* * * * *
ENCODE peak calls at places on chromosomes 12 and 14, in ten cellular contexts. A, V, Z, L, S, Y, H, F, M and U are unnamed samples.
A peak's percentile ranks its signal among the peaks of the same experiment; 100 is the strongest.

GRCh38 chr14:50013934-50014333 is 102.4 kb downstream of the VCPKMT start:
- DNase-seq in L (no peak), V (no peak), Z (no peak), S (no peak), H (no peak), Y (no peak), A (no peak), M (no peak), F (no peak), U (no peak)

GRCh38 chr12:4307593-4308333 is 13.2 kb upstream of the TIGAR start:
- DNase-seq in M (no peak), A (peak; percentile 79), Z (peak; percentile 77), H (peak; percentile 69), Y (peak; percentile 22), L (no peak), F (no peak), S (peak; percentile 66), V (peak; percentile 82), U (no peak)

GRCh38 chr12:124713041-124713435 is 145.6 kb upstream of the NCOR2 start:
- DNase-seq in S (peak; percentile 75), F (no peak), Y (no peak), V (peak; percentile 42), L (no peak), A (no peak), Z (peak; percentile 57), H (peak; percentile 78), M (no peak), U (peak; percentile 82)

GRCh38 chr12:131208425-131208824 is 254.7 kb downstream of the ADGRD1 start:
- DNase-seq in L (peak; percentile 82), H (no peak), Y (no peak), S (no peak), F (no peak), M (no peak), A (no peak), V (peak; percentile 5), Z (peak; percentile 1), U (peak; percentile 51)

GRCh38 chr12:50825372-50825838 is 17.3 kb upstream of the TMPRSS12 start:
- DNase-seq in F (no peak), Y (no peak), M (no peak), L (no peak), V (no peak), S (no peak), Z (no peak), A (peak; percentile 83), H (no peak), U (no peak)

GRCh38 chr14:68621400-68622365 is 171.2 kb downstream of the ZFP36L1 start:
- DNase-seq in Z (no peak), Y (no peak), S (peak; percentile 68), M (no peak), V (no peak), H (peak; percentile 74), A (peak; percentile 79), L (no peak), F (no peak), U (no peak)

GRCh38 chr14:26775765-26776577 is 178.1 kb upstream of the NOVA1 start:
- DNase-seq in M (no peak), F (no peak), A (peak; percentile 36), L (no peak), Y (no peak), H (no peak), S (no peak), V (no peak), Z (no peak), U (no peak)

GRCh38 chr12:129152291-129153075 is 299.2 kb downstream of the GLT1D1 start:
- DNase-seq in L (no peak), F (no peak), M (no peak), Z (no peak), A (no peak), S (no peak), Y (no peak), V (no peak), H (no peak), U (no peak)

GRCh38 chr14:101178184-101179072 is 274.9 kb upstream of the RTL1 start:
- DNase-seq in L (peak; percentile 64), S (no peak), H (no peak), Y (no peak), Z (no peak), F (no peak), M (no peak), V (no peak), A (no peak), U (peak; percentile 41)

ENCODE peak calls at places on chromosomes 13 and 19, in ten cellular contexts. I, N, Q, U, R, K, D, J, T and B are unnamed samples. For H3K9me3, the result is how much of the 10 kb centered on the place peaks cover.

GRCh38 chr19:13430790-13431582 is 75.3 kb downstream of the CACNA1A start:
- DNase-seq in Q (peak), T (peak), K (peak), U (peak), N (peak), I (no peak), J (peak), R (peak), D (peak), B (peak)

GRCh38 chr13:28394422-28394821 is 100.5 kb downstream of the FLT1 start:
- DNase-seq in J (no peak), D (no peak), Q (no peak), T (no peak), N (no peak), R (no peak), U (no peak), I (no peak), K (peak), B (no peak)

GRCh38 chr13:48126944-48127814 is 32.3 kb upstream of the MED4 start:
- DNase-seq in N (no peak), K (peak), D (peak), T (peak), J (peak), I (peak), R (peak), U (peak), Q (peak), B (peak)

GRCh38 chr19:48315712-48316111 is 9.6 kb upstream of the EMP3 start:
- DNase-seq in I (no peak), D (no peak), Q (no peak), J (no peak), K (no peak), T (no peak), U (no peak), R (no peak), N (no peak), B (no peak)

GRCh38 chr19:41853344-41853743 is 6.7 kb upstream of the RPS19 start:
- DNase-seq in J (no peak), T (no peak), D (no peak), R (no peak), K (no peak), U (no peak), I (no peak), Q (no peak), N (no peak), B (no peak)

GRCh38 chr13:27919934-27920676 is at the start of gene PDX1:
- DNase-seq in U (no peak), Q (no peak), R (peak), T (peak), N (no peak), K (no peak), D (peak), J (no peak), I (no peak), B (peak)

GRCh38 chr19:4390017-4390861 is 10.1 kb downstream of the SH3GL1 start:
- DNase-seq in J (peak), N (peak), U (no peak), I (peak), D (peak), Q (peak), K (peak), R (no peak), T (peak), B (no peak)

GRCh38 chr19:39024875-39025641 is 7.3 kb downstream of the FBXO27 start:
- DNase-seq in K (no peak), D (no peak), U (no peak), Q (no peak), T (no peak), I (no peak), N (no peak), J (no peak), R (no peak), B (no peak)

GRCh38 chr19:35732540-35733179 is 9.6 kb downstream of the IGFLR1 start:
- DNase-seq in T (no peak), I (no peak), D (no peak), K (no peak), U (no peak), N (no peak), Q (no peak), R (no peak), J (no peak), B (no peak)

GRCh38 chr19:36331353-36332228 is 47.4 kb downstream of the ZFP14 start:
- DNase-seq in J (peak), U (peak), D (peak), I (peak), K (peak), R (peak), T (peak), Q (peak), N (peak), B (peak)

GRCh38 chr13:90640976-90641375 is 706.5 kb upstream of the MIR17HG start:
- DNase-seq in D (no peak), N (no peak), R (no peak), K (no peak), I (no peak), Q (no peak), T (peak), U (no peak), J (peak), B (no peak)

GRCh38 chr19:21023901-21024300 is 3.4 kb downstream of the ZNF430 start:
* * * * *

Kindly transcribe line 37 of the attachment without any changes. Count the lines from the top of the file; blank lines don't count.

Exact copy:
- DNase-seq in K (no peak), D (no peak), U (no peak), Q (no peak), T (no peak), I (no peak), N (no peak), J (no peak), R (no peak), B (no peak)